Seminole Gulf Railway needs repairs to help SWFL recover from Ian

Reporter: Gail Levy Writer: Paul Dolan
Published: Updated:
The Seminole Gulf Railway needs repairs to help speed up SWFL recovery from Ian. (CREDIT: WINK News)

Lumber, drywall, and stone are just some of the essential items being brought to the Southwest Florida area by the Seminole Gulf Railway.

The railway is a key feature in the rebuilding process for Southwest Florida, but damage from Ian is disrupting that vital link.

Think about it like this, what the trains can bring in through one railcar is the equivalent of five semi-truck loads of material.

The Seminole Gulf Railway. (CREDIT: WINK News)

That means one railcar can hold more than 117,000 board feet of drywall, which adds up to walls for more than 150 bedrooms.

The Seminole Gulf Railway can’t get any of that material to the area because the bridges over the Caloosahatchee and Peace River are down.

So, getting these trains back on track becomes paramount for Southwest Florida to recover.

But, it’s also another expense for the owners of the railway who hope to add the federal and state government’s tab.

Seminole Gulf Railway is home to the well-known murder mystery Dinner Train.

Bruce Fay and his family put in all that work because the train tracks mean to him a lot to him.

“You’re sitting in this dining car, it actually came out of Ringling Brother’s Circus. And we took, and we built this in house,” Bruce said. “We cut it all apart, put the windows in, put the tables in.”

“This is everything. This is my family’s business since 1987, so we’ve been here working on this as a private enterprise to serve Southwest Florida since that time,” Bruce said.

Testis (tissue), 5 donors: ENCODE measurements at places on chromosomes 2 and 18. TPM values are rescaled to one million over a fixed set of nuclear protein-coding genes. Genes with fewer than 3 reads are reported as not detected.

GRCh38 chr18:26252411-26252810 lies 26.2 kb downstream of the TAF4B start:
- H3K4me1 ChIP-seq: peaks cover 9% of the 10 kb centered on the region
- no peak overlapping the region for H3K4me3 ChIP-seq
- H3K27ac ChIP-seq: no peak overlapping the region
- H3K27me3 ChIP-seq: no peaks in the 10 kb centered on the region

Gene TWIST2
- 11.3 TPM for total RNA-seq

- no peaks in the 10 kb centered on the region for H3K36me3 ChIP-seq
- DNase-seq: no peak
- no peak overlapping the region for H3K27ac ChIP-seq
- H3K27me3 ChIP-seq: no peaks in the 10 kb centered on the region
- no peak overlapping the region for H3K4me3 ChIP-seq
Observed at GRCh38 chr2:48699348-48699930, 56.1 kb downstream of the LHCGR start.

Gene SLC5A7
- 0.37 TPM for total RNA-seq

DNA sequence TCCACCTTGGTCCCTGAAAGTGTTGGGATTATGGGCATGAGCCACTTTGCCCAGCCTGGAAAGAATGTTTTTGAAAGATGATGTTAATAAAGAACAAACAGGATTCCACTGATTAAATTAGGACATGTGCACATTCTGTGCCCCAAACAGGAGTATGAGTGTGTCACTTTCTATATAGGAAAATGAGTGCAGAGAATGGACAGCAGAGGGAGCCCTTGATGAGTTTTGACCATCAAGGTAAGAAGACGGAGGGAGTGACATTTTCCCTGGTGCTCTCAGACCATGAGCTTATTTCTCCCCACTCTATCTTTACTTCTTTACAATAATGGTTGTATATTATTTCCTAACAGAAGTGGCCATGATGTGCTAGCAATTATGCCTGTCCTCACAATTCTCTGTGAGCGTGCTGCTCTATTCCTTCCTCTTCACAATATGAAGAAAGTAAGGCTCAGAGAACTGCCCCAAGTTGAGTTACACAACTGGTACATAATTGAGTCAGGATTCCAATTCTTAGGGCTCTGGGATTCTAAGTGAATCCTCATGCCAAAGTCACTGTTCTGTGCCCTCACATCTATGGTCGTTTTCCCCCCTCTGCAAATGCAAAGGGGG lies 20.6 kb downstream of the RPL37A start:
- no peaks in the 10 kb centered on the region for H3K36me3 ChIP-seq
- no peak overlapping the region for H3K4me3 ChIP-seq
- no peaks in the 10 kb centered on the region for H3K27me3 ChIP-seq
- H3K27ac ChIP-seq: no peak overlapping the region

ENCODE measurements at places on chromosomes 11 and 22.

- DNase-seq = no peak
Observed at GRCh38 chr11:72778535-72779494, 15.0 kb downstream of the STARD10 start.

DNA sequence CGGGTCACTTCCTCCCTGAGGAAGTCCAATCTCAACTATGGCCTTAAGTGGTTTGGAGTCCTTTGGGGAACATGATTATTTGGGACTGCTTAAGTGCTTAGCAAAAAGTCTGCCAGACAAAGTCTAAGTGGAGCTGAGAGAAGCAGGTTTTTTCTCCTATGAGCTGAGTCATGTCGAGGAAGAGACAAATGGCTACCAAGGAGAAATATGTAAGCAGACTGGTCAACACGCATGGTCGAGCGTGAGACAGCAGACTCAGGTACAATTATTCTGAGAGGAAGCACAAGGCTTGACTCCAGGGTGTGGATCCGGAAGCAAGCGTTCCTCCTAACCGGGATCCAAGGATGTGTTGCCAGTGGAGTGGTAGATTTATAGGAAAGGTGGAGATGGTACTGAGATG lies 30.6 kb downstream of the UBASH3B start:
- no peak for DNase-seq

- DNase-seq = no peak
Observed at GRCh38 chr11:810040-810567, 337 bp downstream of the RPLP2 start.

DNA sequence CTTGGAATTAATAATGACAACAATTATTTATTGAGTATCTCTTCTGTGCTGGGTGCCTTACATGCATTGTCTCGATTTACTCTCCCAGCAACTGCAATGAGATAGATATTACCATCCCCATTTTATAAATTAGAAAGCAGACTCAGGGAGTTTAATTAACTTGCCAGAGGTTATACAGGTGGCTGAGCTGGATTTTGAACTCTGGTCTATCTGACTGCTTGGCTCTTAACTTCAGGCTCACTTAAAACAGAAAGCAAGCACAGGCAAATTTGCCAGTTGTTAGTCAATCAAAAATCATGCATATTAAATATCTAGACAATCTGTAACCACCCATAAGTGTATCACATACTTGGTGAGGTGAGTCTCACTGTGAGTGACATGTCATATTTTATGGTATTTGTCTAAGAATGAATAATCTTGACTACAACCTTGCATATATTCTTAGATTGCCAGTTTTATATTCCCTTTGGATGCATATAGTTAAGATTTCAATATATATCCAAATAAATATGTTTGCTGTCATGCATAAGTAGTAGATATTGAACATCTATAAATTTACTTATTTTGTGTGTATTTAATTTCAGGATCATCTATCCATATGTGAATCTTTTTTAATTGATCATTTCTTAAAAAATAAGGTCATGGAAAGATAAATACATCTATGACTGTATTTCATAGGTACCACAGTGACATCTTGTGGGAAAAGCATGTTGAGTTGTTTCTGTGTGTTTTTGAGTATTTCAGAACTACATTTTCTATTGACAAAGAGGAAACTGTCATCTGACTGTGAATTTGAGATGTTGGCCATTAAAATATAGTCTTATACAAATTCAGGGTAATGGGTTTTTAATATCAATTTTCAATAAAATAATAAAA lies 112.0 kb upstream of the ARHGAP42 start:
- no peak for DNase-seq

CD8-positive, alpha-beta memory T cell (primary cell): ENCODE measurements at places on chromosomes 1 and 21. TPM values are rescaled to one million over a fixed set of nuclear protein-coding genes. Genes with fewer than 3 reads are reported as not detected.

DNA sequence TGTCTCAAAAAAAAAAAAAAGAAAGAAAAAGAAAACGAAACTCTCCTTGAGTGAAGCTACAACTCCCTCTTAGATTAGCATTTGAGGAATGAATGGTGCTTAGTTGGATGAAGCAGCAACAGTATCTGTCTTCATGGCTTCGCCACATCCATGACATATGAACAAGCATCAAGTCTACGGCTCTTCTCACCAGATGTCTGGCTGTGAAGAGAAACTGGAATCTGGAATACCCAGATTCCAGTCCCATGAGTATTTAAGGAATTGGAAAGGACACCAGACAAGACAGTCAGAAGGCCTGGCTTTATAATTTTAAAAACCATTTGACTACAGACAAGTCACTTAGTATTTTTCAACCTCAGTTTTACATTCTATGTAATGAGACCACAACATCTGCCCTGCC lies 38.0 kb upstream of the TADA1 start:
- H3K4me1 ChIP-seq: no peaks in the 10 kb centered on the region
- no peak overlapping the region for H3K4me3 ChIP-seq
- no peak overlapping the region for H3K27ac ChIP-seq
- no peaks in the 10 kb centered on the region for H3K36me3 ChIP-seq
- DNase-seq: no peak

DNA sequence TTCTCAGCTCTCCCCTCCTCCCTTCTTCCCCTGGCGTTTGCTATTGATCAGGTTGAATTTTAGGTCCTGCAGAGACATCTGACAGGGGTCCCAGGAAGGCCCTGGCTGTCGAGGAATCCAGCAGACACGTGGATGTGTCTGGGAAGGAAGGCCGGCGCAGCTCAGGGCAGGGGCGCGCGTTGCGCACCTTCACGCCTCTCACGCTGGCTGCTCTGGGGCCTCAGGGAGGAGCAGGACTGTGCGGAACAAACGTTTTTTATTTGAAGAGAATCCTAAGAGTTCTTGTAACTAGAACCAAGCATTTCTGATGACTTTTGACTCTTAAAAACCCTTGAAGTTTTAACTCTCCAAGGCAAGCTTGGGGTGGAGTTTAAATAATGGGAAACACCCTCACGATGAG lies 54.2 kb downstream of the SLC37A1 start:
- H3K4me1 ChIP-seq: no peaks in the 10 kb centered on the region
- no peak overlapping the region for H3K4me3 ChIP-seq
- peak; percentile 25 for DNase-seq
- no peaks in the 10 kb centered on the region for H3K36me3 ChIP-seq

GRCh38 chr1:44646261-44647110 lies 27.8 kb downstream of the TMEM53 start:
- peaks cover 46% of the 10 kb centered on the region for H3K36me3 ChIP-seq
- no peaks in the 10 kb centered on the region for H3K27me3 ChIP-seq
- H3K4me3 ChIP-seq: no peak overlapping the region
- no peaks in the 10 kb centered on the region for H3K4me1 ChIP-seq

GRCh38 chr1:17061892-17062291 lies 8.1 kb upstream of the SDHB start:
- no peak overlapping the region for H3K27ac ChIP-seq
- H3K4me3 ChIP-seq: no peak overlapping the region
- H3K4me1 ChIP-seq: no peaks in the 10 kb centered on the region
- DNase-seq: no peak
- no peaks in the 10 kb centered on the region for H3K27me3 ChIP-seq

But this isn’t just everything to the Fay family, they need to make major repairs to the more than 100 miles of train tracks. That’s because the trains would really benefit and help Southwest Florida recover from Ian.

Train tracks on the Seminole Gulf Railway. (CREDIT: WINK News)

That’s exactly the reason why Bruce’s brother, Robert Fay, called upon elected officials, like representative Byron Donalds, to see the damage.

The hope is that state and federal funding will get the engines chugging North of the Caloosahatchee.

“We can transport the necessary goods as part of the critical infrastructure to rebuild Pine Island to rebuild Fort Myers Beach to rebuild Island Park on our own go. The countless communities that have been affected,” Robert said.

When asked if Robert believes the officials understood the urgency, Robert said he thought he did because seeing the damage in person can be a difference-maker.

“Once again it demonstrates the level of damage we’ve seen here and how deep it’s gone into every aspect of Southwest Florida,” Donalds said.

However, as one would imagine the price tag for the repairs is not cheap.

“Our estimate’s now it’s going to be in the neighborhood of $28 million,” Robert said.

Some of the damages to the Seminole Gulf Railway. (CREDIT: WINK News)

But Robert said the $28,000,000 would be well spent. That’s because the faster they get chugging, the stronger Southwest Florida stands against another disaster like Ian.

“Everything that makes up your backyard barbecue, or in this case, everything that we need to rebuild our homes and our community is what Trent Seminole golf railway transports,” Robert said.

Don’t forget, that this is a family business, and that means it’s privately funded. So government funding ordinarily doesn’t flow to the railway. In the end, however, they get the money the Fay family hopes to get the railroad up and running again within the next 90 days.

Copyright ©2024 Fort Myers Broadcasting. All rights reserved.

This material may not be published, broadcast, rewritten, or redistributed without prior written consent.